The old Sports Arena, an all-wooden building that resembled a small airplane hangar, was home to the Auburn basketball team from 1946 through the 1967-68 season. The arena, affectionately called “The Barn,” had a seating capacity of only 2,500, and was usually packed with a very loud and raucous throng of students. Auburn had some incredible and exciting victories in the Barn over the years, especially over Kentucky in 1960 on the way to an SEC championship. I had the privilege of attending one of the wildest and most thrilling games ever to be played in this unique building, and it occurred on the night of Feb. 7, 1968, during the last season Auburn played in the Barn.
It was the night a basketball magician by the name of “Pistol Pete” Maravich came to town, and played in one of the most memorable basketball games in Auburn’s history. In those days televised games were very rare. Maravich was only a sophomore playing his first varsity season (freshmen were not eligible to play on the varsity) and was averaging 44 points per game. In an earlier game played in Baton Rouge, Maravich had scored 55 points as LSU defeated Auburn 76-72.
The entire campus was abuzz as the game approached. Everyone on campus, it seemed, wanted to see Pistol Pete in person.
A couple of days before the game, my roommate, Charles Beam, and I had given a ride on campus to Bobby Buisson, an all-SEC guard for Auburn who had completed his career the previous season. I asked Bobby, “How in the world is it possible for Maravich to average 44 points per game?”
“As soon as he dribbles across mid-court, he can score,” Buisson replied.
Charles and I knew that the 2,500 tickets would go very quickly, so even though the game did not start until 7:30 p.m., and the ticket office did not open until about 5 p.m., we headed to the Sports Arena after lunch. We were shocked to see a crowd of about 500 people already pressed up to the ticket windows. There were no organized lines. We immediately moved as close as we could to the front of the crowd.
As the afternoon progressed the crowd grew until it became obvious that everyone was not going to get a ticket. By 4 p.m., the situation had become rather dangerous. There were thousands pressing the crowd forward into the building at the ticket windows. I felt as though I was in an intense rugby scrum. Ticket Manager Bill Beckwith emerged and stood on the counter and shouted to the crowd to stop pressing forward, but fans immediately screamed at him to start selling tickets before someone was injured. A few minutes later all of the ticket windows opened and tickets went on sale. However, once you had your ticket in hand there was no way you could turn and walk away given the huge crowd pressing in toward the front of the building. The only way to move to the rear was to leave your feet and pop up on top of the crowd, which then passed you over their heads to the rear.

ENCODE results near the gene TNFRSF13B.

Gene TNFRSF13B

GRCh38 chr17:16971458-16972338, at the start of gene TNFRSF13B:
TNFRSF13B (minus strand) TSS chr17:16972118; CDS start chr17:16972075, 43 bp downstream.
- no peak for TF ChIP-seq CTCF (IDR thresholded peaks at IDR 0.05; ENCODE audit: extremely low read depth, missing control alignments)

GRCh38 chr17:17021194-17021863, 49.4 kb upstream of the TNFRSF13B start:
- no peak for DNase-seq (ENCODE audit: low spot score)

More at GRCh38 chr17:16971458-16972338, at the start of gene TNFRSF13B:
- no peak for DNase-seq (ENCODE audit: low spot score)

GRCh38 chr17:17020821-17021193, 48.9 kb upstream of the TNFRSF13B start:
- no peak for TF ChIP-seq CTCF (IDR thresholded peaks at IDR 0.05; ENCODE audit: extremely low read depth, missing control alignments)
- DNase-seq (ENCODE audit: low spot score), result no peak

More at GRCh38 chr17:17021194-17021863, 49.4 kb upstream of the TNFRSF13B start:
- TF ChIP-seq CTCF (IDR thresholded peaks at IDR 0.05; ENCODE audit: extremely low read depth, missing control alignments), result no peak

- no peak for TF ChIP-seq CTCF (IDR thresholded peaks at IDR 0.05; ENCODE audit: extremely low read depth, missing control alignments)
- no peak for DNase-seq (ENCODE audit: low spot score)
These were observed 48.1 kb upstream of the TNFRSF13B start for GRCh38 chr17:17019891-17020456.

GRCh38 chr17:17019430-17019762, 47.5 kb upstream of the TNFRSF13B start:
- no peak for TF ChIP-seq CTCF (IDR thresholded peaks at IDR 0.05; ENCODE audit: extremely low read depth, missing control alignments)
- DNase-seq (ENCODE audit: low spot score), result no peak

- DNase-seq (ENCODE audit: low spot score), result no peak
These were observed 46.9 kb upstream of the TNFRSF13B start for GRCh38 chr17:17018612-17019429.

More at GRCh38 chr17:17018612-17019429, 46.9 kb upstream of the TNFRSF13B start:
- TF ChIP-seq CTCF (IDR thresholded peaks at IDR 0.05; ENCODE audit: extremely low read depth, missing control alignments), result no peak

As I clutched my ticket close to my chest, I first felt like a watermelon seed getting squeezed upward, then I felt like a human balloon as hundreds of pairs of hands passed me away from the building.
As soon as the gates opened at 6 p.m., Charles and I rushed into the Barn and took a seat. Within a few minutes the arena was jam-packed. The official attendance was listed as over 2,600, but I think more than that had crammed in. We were packed in there like sardines. Many of the frustrated fans who were unable to get tickets climbed on the roof, entered through the windows and hung from the wooden rafters above the bleachers.
As game time approached, the atmosphere was electric. The throng of Auburn students could not wait to see this Maravich fellow.
Finally, both teams came onto the court. There was Pistol Pete with his floppy hairdo and his old dingy socks crumpled around his ankles. Maravich stood 6-5 and was quite lanky.
During warm-ups, he began to put on a show. He would spin the ball on his fingers, make behind-the-back passes and knock down one long-range fade-away shot after another. Even his dribble had a unique spin and would return to his hand like a yo-yo. The crowd was going wild and Maravich was eating it up. Each time the crowd cheered, he would grin at the packed student section.
As the game began it became clear that Bobby Buisson had been correct. After Maravich crossed mid-court, he soon was in range for his fade-away jump shots. Auburn’s defenders could not stop him, as he went on to score 49 points (there were no three-pointers then), though Auburn prevailed, 74-69. The home crowd cheered Auburn on, but also applauded the accomplishments of the amazing Pistol Pete Maravich. I was fortunate to see many great games in the old Barn, which provided an incredible home court advantage. However, I never saw it rock like it did on the night that Pistol Pete came to town.